Elm Analytics - Supply Chain Risk Digest #18 - June 10 - 16, 2017
Airbag maker Takata is preparing to file for bankruptcy as early as next week. They are still working toward a preliminary deal for financial backing from US parts supplier Key Safety Systems. They face billions in liabilities stemming from defective airbag inflators and are $850m in debt to major global automakers.
Amazon is planning to start selling cars in the UK. They are already selling a limited offering of FCA vehicles in Italy as a test run.
Apple CEO Tim Cook has confirmed that they are moving into the auto industry. Instead of building their own cars, they hope to develop the computing technology for powering autonomous vehicles.
Is FCA a supplier of Waymo? Sam Abuelsamid makes a case for smaller automakers to become the Tier 1 suppliers to Apple and Waymo.
The speed of change is increasing in the auto industry. Daron Gifford of Plante Moran has an interesting editorial on how auto suppliers can drive new opportunities with communication and insight.
Starting next Tuesday, workers at VW's Slovakia plant will strike for a 16% wage raise. The union said that the strike would be unlimited and stop production. VW said that demands for a 16% pay hike were unacceptable and has offered a pay raise of 4.3%.
Truck drivers and warehouse workers will strike June 19 at the ports of Los Angeles and Long Beach, California. They are battling to become classified as employees rather than independent contractors. They contest that the misclassification leads to lower wages and no benefits.
A Dutch group representing 180,000 VW owners is preparing a claim against them over their use of software designed to conceal true emissions in its diesel cars. The group says they have decided to take the step after discussions since 2015 with VW, Bosch and Dutch dealerships have proved fruitless.
Mexico’s Federal Economic Competition Commission (Cofece) issued $32.4m in fines to shipping lines, saying they acted as a cartel to increase prices. The cartel had increased the costs of services provided to companies from the automotive industry.
MERGERS, VENTURES, ACQUISITIONS
Rigid plastic supplier Trinseo plans to acquire Italy's API Applicazioni Plastiche Industriali. API's soft-touch plastics will complement Trinseo's line in automotive.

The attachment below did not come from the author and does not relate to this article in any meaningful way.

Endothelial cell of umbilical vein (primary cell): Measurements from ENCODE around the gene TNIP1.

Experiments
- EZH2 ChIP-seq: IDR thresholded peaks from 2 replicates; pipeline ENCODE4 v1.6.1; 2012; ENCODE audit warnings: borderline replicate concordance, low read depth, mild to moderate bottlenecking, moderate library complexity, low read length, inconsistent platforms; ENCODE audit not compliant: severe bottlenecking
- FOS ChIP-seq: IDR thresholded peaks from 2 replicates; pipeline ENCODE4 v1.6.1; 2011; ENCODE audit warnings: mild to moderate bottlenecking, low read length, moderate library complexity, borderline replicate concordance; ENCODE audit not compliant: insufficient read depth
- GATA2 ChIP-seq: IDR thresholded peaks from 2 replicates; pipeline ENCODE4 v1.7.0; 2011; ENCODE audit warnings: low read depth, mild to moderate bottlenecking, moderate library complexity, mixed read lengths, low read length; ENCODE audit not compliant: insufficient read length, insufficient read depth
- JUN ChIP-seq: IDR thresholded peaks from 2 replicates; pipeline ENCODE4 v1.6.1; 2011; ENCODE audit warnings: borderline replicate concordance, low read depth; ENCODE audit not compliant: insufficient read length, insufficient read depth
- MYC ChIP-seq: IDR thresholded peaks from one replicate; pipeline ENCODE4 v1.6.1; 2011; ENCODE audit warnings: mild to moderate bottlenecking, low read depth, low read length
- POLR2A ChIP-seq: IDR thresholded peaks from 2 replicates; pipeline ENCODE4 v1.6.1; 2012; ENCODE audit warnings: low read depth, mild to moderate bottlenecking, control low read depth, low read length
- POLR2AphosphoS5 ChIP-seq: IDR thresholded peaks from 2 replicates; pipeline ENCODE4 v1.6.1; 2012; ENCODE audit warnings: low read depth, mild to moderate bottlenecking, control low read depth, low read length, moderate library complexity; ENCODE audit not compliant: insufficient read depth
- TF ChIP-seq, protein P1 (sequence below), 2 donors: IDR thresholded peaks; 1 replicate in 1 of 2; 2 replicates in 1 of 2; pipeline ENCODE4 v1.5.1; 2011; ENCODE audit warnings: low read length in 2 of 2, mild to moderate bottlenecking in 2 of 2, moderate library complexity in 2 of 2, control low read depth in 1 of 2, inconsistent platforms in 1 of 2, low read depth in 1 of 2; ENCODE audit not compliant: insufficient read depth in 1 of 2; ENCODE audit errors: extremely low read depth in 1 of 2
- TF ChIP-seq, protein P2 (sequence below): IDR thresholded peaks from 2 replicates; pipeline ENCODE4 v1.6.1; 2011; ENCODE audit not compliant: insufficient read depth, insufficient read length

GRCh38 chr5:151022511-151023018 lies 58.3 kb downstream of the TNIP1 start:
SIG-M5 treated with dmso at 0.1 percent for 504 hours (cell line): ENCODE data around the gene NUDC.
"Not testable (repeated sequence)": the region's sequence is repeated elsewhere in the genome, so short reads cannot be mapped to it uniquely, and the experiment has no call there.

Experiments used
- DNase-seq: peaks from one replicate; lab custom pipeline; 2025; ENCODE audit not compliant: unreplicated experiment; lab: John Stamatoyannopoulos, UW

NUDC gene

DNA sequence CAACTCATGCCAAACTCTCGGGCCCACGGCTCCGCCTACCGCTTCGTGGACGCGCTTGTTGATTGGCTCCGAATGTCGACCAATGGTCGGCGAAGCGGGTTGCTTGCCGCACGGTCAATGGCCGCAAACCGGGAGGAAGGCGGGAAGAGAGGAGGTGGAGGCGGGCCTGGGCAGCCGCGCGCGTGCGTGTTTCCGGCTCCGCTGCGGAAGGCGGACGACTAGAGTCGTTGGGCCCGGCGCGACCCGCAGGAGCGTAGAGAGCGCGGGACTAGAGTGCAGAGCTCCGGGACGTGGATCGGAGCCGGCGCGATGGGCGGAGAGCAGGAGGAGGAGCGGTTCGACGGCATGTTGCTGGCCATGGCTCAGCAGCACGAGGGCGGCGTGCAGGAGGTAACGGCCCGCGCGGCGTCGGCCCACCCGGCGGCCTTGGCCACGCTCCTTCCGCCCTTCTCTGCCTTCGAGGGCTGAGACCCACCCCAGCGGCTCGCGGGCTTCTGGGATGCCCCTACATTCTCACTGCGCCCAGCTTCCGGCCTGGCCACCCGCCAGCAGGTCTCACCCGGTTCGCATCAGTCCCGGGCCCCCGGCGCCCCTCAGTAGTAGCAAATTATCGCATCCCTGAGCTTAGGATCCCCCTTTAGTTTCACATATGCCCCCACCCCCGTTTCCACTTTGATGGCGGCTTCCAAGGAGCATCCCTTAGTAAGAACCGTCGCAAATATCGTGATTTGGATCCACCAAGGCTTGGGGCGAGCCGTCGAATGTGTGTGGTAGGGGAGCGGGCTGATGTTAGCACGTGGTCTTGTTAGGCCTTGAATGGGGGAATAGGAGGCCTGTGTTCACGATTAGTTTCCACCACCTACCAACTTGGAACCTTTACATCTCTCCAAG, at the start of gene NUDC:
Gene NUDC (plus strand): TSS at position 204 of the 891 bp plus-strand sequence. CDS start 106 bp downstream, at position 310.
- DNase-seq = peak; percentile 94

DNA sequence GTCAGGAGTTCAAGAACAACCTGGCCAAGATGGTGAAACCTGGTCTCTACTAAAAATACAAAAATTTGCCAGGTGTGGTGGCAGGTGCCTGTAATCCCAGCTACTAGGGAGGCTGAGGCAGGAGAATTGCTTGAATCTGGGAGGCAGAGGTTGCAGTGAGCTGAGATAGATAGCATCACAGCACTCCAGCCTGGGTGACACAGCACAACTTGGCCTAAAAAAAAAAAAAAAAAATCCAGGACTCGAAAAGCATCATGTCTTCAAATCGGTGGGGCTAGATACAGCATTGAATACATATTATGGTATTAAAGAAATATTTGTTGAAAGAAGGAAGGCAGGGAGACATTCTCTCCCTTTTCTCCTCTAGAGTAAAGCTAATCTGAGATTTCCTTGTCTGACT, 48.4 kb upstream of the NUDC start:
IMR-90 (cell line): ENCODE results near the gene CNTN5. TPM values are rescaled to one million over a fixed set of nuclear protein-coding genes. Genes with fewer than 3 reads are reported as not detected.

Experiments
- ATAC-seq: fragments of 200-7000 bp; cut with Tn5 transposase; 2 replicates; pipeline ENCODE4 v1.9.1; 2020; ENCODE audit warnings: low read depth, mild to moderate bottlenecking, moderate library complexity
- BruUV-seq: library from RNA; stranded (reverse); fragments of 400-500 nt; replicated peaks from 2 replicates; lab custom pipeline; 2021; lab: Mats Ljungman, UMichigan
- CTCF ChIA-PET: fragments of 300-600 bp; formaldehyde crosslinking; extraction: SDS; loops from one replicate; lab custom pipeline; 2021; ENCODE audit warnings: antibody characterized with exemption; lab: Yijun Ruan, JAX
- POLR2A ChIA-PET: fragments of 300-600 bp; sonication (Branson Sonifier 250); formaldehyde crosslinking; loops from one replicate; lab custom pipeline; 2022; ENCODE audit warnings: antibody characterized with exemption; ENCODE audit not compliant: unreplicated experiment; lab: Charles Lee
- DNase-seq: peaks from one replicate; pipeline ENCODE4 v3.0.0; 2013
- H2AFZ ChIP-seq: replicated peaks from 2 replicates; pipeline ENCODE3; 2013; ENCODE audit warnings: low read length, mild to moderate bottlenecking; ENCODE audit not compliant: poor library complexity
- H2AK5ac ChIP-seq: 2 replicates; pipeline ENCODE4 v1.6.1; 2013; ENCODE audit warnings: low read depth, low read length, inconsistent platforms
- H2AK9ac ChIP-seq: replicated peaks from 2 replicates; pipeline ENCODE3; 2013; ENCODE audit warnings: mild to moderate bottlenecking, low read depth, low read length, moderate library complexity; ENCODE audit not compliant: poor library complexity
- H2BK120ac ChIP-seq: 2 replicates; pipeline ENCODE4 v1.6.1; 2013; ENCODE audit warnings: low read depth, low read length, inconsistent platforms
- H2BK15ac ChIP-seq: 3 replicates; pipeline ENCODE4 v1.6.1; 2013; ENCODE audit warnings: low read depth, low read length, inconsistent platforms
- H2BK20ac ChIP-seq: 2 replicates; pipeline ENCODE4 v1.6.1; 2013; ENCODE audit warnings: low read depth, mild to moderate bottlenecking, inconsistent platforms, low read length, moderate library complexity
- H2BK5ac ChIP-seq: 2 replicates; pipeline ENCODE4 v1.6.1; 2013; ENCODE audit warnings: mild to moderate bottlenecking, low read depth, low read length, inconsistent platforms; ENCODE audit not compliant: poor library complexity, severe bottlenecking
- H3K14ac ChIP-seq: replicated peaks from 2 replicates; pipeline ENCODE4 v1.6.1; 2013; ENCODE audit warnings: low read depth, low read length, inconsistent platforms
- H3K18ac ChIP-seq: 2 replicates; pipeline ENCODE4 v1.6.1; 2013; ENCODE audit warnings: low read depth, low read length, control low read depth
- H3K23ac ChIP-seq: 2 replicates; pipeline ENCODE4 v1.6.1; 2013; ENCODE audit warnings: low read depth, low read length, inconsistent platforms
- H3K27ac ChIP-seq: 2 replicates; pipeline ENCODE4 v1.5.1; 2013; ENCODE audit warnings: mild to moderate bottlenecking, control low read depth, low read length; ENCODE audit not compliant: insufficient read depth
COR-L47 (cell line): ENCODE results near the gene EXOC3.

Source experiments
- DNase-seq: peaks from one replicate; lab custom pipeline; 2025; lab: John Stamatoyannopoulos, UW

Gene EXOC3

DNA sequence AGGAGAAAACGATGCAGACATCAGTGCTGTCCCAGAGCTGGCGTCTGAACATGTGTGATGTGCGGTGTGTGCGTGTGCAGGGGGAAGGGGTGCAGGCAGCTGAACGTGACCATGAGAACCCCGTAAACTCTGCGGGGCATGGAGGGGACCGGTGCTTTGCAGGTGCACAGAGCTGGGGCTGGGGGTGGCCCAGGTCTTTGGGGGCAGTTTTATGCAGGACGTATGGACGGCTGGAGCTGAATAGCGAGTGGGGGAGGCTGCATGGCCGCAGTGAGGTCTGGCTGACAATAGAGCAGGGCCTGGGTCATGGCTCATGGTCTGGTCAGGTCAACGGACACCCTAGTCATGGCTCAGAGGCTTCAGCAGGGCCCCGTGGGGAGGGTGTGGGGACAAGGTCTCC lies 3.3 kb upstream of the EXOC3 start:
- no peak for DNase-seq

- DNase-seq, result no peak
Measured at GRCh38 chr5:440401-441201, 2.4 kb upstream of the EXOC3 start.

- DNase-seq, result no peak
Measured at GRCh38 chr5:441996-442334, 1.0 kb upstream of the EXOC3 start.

Dow Chemical and DuPont won US antitrust approval for their $73b merger. Although the automotive division is a small part of the new company, the merger will affect the Tier 2 and Tier 3 suppliers.
Goodyear will close its tire plant in Philippsburg, Germany on July 31, 2017. This is five months sooner than was originally announced. The closure is part of the tire maker’s efforts to address redundancies and overcapacity.
Yanfeng Automotive Interiors opened its Planá nad Lužnicí production plant in the Czech Republic. The plant will produce instrument panels and door panels for passenger cars.
Carcoustics will invest $6m in a new Buford, GA plant and create 200 new jobs. Stefan Vallentin, project manager at Carcoustic said that they would be "....logistically well located between BMW in South Carolina and Mercedes in Alabama."
Chinese supplier Minth Group is opening a $13m plant in Lewsiburg, TN, with plans to create 200 new jobs. They will renovate an existing 125,000sf facility that will serve as a manufacturing plant and distribution warehouse. Minth is a manufacturer of structural body, trim and decorative parts.
Robert Bosch, is investing $1.12b in a semiconductor plant in Dresden, Germany. It is set to start production in 2021 and will employ 700 people. The semiconductors are expected to be used in autonomous vehicles.
GM will extend the typical summer shutdown due to slow sales and increased inventory. It will idle its Kansas City Chevrolet Malibu plant and a small-car factory in Lordstown, Ohio.
Honda and Toyota feel that they have had time to prepare for the coming Takata Bankruptcy.